At first, I thought of Kit Carson as a quasi-fictitious character, some mythic gunslinger or Wild West show performer. I didn’t realize he was a real person, and that his life was a thousand times more interesting than the caricature.
Carson taught me that heroism is more often in the eye of the beholder. Anglo Americans used to think he was a hero. American Indians, especially the Navajo, thought he was a genocidal maniac. How can this be the same person?
The Navajos showed me that American culture is not inevitable or omnipotent. While driving across Navajo country, you reach a point where you can hear only Navajo voices on your car radio. It’s a nation within the nation, and I love that!
The biggest misconception shared by Carson’s detractors is that he was a vicious Indian hater. Not true. His first wife was Arapaho. His second wife was Cheyenne. He spoke a half-dozen Indian languages and formed lifelong alliances with many tribes.
Most people don’t know that Carson was illiterate. Although he was the subject of countless dime novels—the so-called “blood and thunders”—and was compared favorably to Hercules in Melville’s Moby Dick, he couldn’t read these accounts. His illiteracy was always a source of embarrassment, and it’s one of the reasons he never fully came to terms with his own celebrity.
In describing the Long Walk, most historical tomes create the impression that the Navajos were innocently tending their flocks and cornfields when the U.S. army suddenly swooped down, bent on extermination. Not true. The Navajos were expert raiders who’d been fighting a centuries-old war with the Spanish. In conquering the southwest, the U.S. inherited that ancient war. It was a brutal conflict, unquestionably, but it didn’t come out of nowhere.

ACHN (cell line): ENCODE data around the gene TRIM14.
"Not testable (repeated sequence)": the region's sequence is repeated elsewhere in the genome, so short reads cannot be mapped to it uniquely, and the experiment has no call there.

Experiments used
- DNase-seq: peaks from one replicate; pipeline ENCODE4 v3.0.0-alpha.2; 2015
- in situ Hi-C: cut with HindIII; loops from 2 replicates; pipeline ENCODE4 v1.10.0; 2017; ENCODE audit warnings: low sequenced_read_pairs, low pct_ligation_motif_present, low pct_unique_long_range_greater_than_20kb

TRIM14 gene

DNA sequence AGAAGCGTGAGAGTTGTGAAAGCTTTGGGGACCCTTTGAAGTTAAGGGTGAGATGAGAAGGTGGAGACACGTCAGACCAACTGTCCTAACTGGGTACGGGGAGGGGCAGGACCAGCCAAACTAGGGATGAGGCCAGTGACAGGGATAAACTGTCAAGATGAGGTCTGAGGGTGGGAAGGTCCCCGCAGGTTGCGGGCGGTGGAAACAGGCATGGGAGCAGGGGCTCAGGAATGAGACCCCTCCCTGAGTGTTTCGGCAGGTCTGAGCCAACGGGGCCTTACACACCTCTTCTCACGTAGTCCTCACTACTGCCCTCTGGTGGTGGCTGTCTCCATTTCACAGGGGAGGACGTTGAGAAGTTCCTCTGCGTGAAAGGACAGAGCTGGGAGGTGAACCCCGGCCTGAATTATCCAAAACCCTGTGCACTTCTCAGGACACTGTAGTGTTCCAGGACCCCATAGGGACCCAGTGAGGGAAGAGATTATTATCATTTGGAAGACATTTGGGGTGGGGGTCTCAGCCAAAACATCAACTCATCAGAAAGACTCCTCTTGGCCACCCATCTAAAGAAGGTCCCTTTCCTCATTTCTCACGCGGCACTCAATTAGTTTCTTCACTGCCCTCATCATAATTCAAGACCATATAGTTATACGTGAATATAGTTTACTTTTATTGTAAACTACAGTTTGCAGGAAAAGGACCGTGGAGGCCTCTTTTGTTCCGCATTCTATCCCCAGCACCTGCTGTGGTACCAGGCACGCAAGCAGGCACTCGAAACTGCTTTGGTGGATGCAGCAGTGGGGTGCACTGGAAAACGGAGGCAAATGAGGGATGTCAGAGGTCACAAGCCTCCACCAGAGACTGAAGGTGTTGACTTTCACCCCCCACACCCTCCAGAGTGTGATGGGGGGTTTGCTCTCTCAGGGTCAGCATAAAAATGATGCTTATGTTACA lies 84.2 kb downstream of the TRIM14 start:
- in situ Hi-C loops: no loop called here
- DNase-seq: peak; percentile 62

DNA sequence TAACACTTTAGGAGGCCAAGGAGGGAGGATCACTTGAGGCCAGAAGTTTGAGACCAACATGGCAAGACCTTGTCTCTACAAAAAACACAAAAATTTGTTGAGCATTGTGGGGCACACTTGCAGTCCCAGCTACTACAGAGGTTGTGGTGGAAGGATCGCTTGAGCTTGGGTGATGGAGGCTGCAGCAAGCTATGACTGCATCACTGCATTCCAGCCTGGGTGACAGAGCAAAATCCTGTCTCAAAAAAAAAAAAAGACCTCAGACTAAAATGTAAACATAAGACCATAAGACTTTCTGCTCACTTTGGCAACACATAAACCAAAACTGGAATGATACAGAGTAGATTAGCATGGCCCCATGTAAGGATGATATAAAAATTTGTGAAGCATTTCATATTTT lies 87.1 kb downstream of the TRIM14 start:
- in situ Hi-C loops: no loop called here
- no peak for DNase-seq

The characters in my book are not only dead—they’re good and dead. But I live in Santa Fe, the new-age capital of the world. So I had . . . a séance. My book is based on direct communication-“channeling” as they say—with Kit Carson himself. How can you beat that?
I was shocked to discover that the “winning” of the West was really just a bald land grab of gargantuan proportions. In 1846, President Polk gazed toward the Pacific and decided he wanted it all.
My last book was about survivors of the Bataan Death March during WWII so I guess I’m drawn to death marches. The Long Walk was similar—a great human exodus that perhaps made sense to its planners, but quickly devolved into chaos, misery and widespread death. The lesson? Forced removals of human beings never go according to plan.
History has taught me that there are no white hats or black hats. Good and bad mingle in us all.
The best advice I ever received was never to talk about the book you’re working on. A professor at Yale once told me that great books are written under great pressure, and if you relieve the pressure a little bit at a time-talking to your friends and colleagues and what have you-you’ll never write the damn book!
Don’t even get me started on Western explorer John C. Fremont. He was brilliant, yes, but always the first to to admit it. Although he lived in the golden age of windbags, he topped them all.
Hampton Sides, Author of Blood and Thunder
Hampton Sides is editor-at-large for Outside magazine and the author of the Kit Carson biography, Blood and Thunder, published by Random House. A graduate of Yale with a B.A. in history, he lives in New Mexico with his wife Anne and their three sons.